- Passengers flying from Heathrow to Hong Kong and Italy first to have option of rapid Covid test prior to checking in – costing a hefty £80
By Andrew Atkinson
Passengers flying from Heathrow to Hong Kong and Italy on October 20, will be the first to have the option of paying for a rapid Covid test prior to checking in – costing a hefty £80.
The test result is guaranteed within an hour. The aim is to help people travelling to destinations – where proof of a negative result is required upon arrival. Some countries classify the UK as being at risk, which means UK travellers face increased restrictions.
The authorities in Hong Kong now require people to show they have a negative test result, taken within 72 hours of a flight from London.
The rapid saliva swab, which is available at Heathrow Terminals 2 and 5, is known as a Lamp – Loop-mediated Isothermal Amplification test – offered by British Airways, Virgin Atlantic and Cathay Pacific.
“For business passengers £80 is probably quite competitive, but we’ve certainly said to the government in terms of introducing a test on arrival in the UK anything from £50-£60 would be better,” said Tim Alderslade, chief executive of the aviation trade body Airlines UK.
A Lamp test is quicker than the PCR test, widely used in the NHS, due to the sample not needing to be sent to a laboratory.
Collinson, the company behind the initiative at Heathrow, said that the Lamp test is slightly less sensitive than the PCR test. The Lamp test is considered to be much better than another rapid option, being the antigen test.
Collinson’s chief executive David Evans said: “The health screening was quickly becoming another stage of the airport experience.
“Passengers would only have to turn up at the airport an hour earlier. And testing would help give people confidence to travel, because flights would be Covid-secure. It starts to make travel easier again.”
Collinson, which partners with Swissport, hopes testing will help open up routes between the UK and other countries.
People arriving in Italy from the UK must prove they had a negative coronavirus test before departure, or take a test on arrival at an airport in Italy.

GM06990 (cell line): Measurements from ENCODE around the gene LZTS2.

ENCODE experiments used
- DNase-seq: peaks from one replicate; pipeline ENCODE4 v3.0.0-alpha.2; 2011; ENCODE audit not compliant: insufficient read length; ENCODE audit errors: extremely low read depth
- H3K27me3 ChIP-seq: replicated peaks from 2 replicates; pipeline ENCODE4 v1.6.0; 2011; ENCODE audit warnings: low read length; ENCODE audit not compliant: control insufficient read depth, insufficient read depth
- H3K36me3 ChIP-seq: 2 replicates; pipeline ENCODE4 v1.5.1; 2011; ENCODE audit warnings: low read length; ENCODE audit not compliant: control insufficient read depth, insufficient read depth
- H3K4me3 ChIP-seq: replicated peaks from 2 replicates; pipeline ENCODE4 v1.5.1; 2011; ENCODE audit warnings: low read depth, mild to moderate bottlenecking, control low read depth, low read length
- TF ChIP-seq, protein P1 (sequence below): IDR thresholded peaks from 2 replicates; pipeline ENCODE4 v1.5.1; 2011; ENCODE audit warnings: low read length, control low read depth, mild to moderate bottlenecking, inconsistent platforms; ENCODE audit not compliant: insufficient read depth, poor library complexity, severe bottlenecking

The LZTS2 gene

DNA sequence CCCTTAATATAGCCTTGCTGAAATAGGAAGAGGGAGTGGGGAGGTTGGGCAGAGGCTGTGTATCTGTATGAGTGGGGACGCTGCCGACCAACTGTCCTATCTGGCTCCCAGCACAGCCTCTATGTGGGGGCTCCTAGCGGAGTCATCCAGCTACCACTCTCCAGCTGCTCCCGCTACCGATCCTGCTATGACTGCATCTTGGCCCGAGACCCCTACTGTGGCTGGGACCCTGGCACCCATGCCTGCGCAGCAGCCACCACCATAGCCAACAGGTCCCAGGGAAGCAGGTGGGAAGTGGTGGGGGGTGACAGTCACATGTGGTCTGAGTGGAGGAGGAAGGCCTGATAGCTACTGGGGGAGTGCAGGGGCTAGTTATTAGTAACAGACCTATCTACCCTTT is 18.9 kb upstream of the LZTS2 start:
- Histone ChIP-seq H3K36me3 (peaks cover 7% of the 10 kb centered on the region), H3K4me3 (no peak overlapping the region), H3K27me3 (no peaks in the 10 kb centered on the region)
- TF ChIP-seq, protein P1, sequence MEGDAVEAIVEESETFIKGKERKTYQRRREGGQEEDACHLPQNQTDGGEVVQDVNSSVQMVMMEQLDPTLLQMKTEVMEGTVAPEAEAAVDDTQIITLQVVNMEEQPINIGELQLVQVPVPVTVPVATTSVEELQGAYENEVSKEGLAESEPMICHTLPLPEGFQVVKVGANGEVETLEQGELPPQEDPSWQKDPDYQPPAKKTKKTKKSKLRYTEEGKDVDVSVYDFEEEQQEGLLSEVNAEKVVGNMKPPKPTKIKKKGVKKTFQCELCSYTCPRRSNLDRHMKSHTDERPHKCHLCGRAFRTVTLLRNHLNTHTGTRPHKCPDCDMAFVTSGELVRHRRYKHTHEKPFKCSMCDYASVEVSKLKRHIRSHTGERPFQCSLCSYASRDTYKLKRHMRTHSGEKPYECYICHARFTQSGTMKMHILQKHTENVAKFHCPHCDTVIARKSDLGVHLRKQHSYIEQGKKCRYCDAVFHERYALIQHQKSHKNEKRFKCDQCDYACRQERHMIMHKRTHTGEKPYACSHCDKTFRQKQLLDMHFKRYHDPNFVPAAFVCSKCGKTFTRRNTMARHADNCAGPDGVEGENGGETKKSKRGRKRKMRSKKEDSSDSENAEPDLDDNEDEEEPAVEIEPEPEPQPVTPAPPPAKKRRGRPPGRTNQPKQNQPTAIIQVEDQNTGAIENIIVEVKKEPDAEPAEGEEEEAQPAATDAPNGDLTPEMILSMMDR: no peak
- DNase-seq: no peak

The type of test offered at Heathrow is not sufficient for people travelling to some destinations, including Greece, Cyprus, the Bahamas and Bermuda, which currently require proof of a negative PCR test, requiring analysis in a laboratory.
The new testing facility at Heathrow is not for passengers flying into the airport.
That means it will not have any immediate impact on the UK’s two-week travel quarantine for people arriving from at risk countries.
At present passengers returning to the UK from Spain face 14 days isolation.
Collinson set up a separate testing facility in arrivals at Heathrow over the summer. That facility has not been used by passengers, because the government has not given its backing to testing people on arrival.
Ministers have promised they will give their formal approval to the idea of people paying for a test after a week of quarantine, to avoid the full two weeks in November.
Transport Secretary Grant Shapps confirmed the government was in talks with the US Department of Homeland Security about a different type of system, possibly involving multiple tests.
The government is looking at another system, under which people could take one test, two or three days before they fly into the UK, and undergo another test upon arrival.
That could make it possible for someone arriving in the UK from an at risk country – including Spain – to avoid quarantine altogether.
It is not known when that type of system would be available – due to the requirements of international co-operation.